Although most studies investigate internationalisation processes at firm level (Knight, 2001; McDougall and Oviatt, 2000; Oviatt and McDougall, 2005), previous research has pointed out that, in SMEs, the central factor which explains a firm's international behaviour is the entrepreneur (Andersson, 2000). The entrepreneur, coherent with the industrial structure of European firms, is both the owner and the main decision-maker of the company, and thus represents the principal force behind the initiation, development, maintenance and success of the internationalisation process (e.g. Carpenter and Fredrickson, 2001; Ruzzier et al., 2007; Zucchella et al., 2007). According to Gartner (1989), the role of an entrepreneur can be better understood using an approach that focuses on what an entrepreneur does, rather than on what an entrepreneur is. Nevertheless, previous studies, underlining the crucial importance of the entrepreneur's human capital (Becker, 1993) in explaining the export performance (Lloyd-Reason and Mughan, 2002; Makovec Brencic, 2001; Ruzzier et al., 2006), were mainly based on a ‘what an entrepreneur is’ approach. They maintain that the degree of export aggressiveness can be ascribed to entrepreneurs' characteristics, such as their educational level (Wiersema and Bantel, 1992), attitudes (Bijmolt and Zwart, 1994; Ogbuehi and Longfellow, 1994), international orientation (Dichtl et al., 1990) and demographic characteristics (Manolova et al., 2002; Morgan et al., 2018). This body of research, even if it adopts an individual level of analysis, has primarily considered attitudes and tangible dimensions of the entrepreneur's human capital (such as education), devoting little attention to behavioural patterns.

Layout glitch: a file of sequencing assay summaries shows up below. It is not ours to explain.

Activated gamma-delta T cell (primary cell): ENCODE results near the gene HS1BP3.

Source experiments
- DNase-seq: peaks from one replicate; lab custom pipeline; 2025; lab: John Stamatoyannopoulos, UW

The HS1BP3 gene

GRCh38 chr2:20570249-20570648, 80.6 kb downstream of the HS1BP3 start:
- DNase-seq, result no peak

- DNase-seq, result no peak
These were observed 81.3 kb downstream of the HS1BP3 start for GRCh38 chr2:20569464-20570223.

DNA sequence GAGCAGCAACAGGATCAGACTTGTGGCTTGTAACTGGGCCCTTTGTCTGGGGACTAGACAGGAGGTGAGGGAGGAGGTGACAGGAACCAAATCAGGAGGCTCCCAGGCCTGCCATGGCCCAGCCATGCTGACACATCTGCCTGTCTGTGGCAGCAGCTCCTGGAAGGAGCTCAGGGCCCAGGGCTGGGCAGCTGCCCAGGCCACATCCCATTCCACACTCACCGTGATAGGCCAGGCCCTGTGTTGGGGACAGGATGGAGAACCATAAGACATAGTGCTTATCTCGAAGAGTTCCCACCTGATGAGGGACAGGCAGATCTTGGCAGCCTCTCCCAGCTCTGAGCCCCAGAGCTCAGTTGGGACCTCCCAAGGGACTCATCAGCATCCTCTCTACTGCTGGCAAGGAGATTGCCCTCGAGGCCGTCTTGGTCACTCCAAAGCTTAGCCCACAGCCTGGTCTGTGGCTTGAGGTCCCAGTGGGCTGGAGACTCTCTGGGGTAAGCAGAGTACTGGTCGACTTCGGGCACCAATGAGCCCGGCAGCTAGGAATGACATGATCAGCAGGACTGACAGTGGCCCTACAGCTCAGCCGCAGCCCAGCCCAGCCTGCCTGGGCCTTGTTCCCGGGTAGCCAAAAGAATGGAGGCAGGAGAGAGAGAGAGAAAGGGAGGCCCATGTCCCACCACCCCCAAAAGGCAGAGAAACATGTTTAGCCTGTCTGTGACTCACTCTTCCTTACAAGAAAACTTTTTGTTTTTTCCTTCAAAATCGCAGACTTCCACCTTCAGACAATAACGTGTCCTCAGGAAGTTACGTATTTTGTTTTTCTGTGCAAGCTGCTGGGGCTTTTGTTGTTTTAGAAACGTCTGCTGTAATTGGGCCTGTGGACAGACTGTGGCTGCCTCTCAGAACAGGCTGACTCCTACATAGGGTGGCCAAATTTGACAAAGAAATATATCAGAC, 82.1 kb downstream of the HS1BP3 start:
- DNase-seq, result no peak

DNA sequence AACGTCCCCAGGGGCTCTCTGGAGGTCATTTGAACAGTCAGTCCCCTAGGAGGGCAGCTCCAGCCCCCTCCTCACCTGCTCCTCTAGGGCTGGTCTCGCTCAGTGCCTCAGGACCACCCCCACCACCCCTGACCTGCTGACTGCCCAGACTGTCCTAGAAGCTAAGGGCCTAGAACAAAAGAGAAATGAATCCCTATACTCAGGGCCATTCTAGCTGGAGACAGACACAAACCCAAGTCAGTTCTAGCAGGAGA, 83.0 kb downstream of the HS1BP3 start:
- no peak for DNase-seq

This study adopts a behavioural approach, drawing on the theoretical framework of behavioural competencies as one of the major models of emotional intelligence (Ashkanasy and Daus, 2005; Cherniss, 2010; McEnrue and Groves, 2006). The concept of behavioural competency has been widespread in organisations since the seminal work of McClelland (1973) and, during the last decades, research has contributed to the analysis of those competencies that represent a critical differentiator of individual performance (Boyatzis, 1982; Boyatzis et al., 2017; Gutierrez et al., 2012; Spencer and Spencer, 1993; Ryan et al., 2009). The identification of the individual behavioural attributes of effective leaders has received a great deal of attention in the competency literature, which has demonstrated that ‘depending on the leader's context and situational factors, certain combinations of competencies are more important than others in order to be effective’ (Hopkins et al., 2015, p. 568).